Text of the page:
In our continuing series of blogs on the recently published Integration White Paper, we look at the health and care workforce proposals. The White Paper finally shows the part that the workforce can play while emphasising that it is our ‘biggest asset’ and central to delivering integrated care.
A number of proposals are made to support the workforce to deliver an integrated healthcare service. Central to this commitment is the proposal to strengthen the role of workforce planning at ICS and local levels. The Paper explains that staff numbers and skills across teams should be planned to meet the need of their local populations and places.
To improve workforce planning, in July 2021, the Department of Health and Social Care commissioned Health Education England to review long-term strategic trends for workforce. For the first time, regulated adult social care professionals will be included in this framework which aims to take a 15-year forward view to guide planning, education and training for the workforce. This information will support Integrated Care Boards to fulfil their role on shared workforce planning across health and social care to meet the population needs of people now and the future. The report is expected later this year.
The proposals to support workforce planning build on the Health and Care Bill proposals for a new workforce accountability report which will cover the whole of the NHS from primary care to secondary, community health and where sections of the workforce are shared between health, public health and social care.
The Paper sets out key priorities for NHS leaders at national level, ICS and place-based levels on workforce planning, with the DHSC working closely with ICS leaders to support the development of ICSs’ “people operating model” and to support places to develop a ‘one workforce’ approach.
Proposals on place-based workforce integration are focused on local leaders deciding which model of integration will work best at place, for example ICBs will have the flexibility to determine governance arrangements in their area – including the ability to create committees and delegate functions to them. This would allow systems to create local ‘place’-based committees to plan care where appropriate.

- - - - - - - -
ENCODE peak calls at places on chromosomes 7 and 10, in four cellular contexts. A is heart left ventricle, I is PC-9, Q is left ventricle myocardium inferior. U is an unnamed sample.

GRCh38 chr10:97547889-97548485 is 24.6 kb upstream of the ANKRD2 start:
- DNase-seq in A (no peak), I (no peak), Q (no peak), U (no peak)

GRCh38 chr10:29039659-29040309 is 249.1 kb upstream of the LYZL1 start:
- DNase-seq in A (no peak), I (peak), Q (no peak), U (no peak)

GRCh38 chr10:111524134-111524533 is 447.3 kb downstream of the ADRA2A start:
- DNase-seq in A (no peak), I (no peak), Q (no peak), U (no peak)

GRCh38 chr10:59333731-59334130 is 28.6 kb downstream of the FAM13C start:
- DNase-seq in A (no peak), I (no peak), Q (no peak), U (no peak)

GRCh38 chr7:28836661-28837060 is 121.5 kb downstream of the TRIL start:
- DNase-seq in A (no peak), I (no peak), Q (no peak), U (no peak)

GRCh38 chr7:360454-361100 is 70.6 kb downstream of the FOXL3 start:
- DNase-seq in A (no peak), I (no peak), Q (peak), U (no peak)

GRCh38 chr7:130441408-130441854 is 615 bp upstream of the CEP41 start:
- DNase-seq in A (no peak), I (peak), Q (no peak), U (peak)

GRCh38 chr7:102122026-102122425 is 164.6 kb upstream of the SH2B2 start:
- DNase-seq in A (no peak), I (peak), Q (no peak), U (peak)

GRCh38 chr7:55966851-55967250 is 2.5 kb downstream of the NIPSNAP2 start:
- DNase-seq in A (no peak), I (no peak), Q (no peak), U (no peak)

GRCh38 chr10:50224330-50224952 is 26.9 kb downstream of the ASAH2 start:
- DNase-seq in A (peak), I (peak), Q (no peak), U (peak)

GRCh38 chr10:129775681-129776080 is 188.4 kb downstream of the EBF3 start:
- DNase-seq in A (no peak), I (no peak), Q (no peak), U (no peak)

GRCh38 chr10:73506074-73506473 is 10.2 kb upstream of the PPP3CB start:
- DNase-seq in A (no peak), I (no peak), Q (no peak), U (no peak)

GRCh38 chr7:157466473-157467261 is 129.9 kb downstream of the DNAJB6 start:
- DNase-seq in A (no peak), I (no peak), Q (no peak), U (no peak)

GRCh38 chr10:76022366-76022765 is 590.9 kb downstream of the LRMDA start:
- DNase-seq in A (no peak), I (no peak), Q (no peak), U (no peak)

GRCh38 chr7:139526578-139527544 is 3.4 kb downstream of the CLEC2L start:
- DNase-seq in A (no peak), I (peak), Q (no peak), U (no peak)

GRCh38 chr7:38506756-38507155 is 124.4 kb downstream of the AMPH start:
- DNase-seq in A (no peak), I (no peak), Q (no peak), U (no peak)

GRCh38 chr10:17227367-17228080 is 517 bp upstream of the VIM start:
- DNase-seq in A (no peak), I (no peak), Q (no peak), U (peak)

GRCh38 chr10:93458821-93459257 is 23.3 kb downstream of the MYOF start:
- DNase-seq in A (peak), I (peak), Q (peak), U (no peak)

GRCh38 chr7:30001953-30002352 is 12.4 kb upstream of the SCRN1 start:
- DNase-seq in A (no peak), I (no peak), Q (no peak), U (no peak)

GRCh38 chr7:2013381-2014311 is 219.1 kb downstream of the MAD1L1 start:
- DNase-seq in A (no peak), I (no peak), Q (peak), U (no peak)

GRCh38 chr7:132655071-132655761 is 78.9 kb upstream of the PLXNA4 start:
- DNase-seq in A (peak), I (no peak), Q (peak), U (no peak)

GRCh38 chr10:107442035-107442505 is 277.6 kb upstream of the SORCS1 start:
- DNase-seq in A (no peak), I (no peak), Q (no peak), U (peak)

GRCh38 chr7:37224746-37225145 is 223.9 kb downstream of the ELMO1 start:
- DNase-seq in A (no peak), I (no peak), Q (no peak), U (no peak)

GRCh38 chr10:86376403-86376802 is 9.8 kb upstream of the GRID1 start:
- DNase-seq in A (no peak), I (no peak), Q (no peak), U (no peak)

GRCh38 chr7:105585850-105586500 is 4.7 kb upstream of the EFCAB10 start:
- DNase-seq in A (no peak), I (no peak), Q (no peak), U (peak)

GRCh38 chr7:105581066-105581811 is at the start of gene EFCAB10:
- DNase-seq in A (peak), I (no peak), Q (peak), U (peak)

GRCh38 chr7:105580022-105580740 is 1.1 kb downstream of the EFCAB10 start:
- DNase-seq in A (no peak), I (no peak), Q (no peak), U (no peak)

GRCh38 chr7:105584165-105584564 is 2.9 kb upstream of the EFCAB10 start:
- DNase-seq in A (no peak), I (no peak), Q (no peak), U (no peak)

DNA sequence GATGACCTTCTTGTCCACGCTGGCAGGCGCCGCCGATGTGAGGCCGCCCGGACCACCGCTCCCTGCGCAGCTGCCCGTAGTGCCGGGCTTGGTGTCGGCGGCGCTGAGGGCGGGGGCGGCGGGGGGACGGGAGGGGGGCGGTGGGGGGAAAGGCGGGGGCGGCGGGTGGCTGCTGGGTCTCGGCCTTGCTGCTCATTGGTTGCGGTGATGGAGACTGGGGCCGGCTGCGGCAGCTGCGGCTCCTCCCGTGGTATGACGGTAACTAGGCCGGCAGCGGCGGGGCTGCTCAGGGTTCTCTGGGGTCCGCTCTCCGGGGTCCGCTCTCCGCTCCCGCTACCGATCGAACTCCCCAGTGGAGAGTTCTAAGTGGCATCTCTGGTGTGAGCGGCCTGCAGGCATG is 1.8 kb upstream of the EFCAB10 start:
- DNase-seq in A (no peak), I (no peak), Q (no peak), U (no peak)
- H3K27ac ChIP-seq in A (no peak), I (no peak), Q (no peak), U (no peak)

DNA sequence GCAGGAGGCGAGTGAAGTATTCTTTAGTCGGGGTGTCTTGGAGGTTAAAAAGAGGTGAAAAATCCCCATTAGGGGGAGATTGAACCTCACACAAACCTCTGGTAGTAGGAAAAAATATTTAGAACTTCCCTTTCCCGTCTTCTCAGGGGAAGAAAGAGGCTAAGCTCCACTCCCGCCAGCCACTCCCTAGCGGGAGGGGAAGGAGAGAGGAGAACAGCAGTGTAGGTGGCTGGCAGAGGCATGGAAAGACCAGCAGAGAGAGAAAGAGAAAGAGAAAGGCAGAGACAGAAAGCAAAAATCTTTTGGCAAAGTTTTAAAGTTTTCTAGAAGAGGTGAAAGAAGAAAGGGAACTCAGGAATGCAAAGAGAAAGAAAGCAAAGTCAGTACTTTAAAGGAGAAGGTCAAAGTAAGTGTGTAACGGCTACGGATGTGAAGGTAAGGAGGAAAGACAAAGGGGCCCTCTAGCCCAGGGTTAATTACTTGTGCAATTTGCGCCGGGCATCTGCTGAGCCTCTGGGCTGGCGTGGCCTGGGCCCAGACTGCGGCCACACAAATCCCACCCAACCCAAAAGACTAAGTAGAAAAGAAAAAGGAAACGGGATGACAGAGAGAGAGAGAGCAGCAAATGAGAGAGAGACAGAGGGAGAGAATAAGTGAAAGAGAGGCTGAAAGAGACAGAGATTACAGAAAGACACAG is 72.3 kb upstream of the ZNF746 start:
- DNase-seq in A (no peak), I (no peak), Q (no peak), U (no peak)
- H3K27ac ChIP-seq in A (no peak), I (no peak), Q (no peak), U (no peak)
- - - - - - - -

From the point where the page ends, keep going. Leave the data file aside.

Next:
Local leaders are encouraged to think about what workforce integration looks like in their areas, the conditions that are needed, the practical steps required and who needs to be involved in shaping it. According to the White Paper, this should prevent duplication across health and care and allow leaders to consider the impacts of one sector on the other, ensuring individuals’ contact with members of both workforces is coherent and coordinated.
Barriers to workforce integration
To help further facilitate workforce integration, the Government plans to review the regulatory and statutory requirements that currently prevent the flexible deployment of health and social care staff across sectors.
Other measures to support cross sector movement between health and care are set out in the workforce chapter of Adult Social Care Reform White Paper, People at the Heart of Care to improve career pathways and linked investment in learning and development to support progression for care workers, for example. This is welcome but as NHS Confederation point out, while additional competencies for social care staff are possible, questions around whether there are pay implications will need to be addressed along with how new tasks will be identified.
It is of note that the issue of parity of esteem, pay and workforce conditions between health and care staff are not addressed in the White Paper.
We have several commitments on workforce coming down the track with ICSs and places focused on workforce integration planning. The White Paper also sets out five questions on which it seeks views – you can find these set out at page 69, with section five of the White Paper covering the workforce theme.